June 23, 2012 - Lawmakers scramble to solve state's 'big 3' issues
Source: San Francisco Chronicle (CA)
Title: Lawmakers scramble to solve state's 'big 3' issues
Date: June 23, 2012
Author: Wyatt Buchanan
With budget negotiations all but wrapped up - a final vote is set for Tuesday and the governor should sign it soon after - lawmakers in Sacramento say they are now going to focus on the "big three."
That would be, in no particular order, taking on the growing public employee pension costs they so far have avoided, authorizing the first round of spending for construction of the high-speed rail system and approving a "homeowners bill of rights" to respond to the foreclosure crisis.
All are controversial and it's not certain whether any will get done before lawmakers take their annual month long summer break - yes, you read that correctly - starting July 6, though Democrats said Friday the foreclosure legislation would get a vote next week.
Senate President Pro Tem Darrell Steinberg, D-Sacramento, said lawmakers will certainly try to accomplish all three, though.
"I'm not saying we'll get all three of them done before the recess, but we're going to endeavor to get as much work done as possible," he said.
By the way, Republicans in the Senate this week tried to bring up for consideration on the Senate floor several bills dealing with pensions - bills they introduced that are identical to what Gov. Jerry Brown has proposed - but were blocked by Democrats.
If lawmakers don't get all of this done by the beginning of July, they will return in August and have only until the end of that month to finish their business in the regular session.
Order of operations: As anticipated, Brown's tax-raising initiative and a competing tax initiative backed by wealthy civil rights attorney Molly Munger both qualified for the November ballot. The secretary of state this week certified that sufficient signatures were collected for both.
But what caught the eye of some in Sacramento was the way in which counties were reporting results to the secretary of state. Munger submitted signatures for her measure, which needed about 330,000 fewer signatures to qualify than the governor's because it was not a constitutional amendment, several days before Brown did.
In several counties, including the governor's home county of Alameda, elections officials reported the results for Brown's measure days before Munger's results. It had some people wondering if the governor was getting special treatment for his initiative.
Curious, we called Dave Macdonald, registrar of voters for Alameda County. He dismissed the notion of preferential counting, noting that each measure comes with a deadline for counting that officials must meet.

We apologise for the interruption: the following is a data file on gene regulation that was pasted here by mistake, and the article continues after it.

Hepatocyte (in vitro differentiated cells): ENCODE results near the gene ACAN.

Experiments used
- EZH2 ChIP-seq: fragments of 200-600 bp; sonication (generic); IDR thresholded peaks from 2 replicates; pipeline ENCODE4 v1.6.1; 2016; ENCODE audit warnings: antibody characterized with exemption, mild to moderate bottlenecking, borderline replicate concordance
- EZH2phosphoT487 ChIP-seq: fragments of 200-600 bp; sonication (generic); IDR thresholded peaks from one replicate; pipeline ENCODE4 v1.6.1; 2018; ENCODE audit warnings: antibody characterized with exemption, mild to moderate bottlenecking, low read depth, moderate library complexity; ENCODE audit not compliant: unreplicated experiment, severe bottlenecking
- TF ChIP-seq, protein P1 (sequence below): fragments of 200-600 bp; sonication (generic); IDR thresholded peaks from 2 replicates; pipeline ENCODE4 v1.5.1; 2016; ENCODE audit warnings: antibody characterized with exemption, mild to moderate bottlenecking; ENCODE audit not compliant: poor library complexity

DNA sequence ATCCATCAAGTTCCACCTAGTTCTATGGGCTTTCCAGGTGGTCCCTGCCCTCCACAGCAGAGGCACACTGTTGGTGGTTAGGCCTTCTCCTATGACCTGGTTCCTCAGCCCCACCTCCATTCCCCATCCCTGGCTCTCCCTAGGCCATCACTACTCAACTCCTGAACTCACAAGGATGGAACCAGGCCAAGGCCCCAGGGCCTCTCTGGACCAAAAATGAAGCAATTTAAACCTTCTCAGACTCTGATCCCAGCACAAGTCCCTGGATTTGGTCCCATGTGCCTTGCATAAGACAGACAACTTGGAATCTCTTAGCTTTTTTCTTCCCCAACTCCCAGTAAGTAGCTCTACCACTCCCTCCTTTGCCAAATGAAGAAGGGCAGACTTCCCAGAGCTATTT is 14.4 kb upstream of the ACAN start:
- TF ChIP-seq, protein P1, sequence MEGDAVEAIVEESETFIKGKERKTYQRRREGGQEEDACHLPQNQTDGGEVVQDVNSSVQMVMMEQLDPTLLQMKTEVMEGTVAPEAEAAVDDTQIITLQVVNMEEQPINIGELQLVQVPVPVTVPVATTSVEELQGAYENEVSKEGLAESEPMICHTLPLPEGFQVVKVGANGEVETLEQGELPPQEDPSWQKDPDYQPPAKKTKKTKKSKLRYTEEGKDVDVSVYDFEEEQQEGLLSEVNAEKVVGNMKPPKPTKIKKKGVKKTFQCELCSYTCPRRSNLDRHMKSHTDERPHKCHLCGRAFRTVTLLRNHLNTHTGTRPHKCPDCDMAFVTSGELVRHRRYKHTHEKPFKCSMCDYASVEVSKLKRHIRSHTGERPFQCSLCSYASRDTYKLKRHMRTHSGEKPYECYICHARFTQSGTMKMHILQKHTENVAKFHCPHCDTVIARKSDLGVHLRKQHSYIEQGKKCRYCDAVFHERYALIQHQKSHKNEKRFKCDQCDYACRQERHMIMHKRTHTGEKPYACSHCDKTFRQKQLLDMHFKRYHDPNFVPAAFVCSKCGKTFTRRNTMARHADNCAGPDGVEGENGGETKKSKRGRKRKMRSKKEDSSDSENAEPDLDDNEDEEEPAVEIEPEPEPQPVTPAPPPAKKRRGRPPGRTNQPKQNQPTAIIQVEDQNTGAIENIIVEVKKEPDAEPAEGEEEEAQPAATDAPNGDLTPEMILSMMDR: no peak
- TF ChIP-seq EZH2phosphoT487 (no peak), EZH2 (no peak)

"We have a certain amount of time to get all of these done, so it doesn't really matter if one is done before the other," he said.
Not everyone agrees.
Stephen Weir, Contra Costa County clerk and former president of the California Association of Clerks and Elected Officials, said he believes most counties follow one practice.
"It's really simple. You do it in (the) order" they were received, he said. Weir said the county gets calls from people who have submitted signatures who complain that the count isn't fast enough.
Doing counts in the order they were received "is a good defense," he said. "It's first in, first out. I can't imagine a circumstance where we finish one out of that sequence."
And finally: Farmworkers and domestic workers have joined together to back bills in the Legislature that would require employers to give those workers overtime pay. Members of the United Farm Workers and the California Domestic Workers Coalition will hit Sacramento Monday - the 74th anniversary of the federal law that established minimum and overtime pay - to seek support of lawmakers.
Farm and domestic workers are not covered by that law, the Fair Labor Standards Act, and former Gov. Arnold Schwarzenegger vetoed a bill to give farmworkers overtime pay when he was in office. Supporters hope they get a different result from Brown.
"We're going to find out if having a Democratic governor makes a difference," said Marc Grossman, spokesman for the United Farm Workers.
Memo: Capitol Notebook appears every Saturday for an inside look at state politics.
Column: CAPITOL NOTEBOOK
Index Terms: METRO;STATE BUDGET;PENSIONS;INITIATIVES;TAXES;FORECLOSURES;RAILROADS;MASS TRANSIT;PENSIONS;STATE BUDGET;LEGISLATURE;GOVERNOR;UNIONS;LEGISLATION; Darrell Steinberg;Jerry Brown;Molly Munger;Stephen Weir;Dave Macdonald
Location(s): Sacramento, CA, USA;Sacramento;CA;USA;38.5815719;-121.4943996;1;0;0
Record Number: 231P61FD
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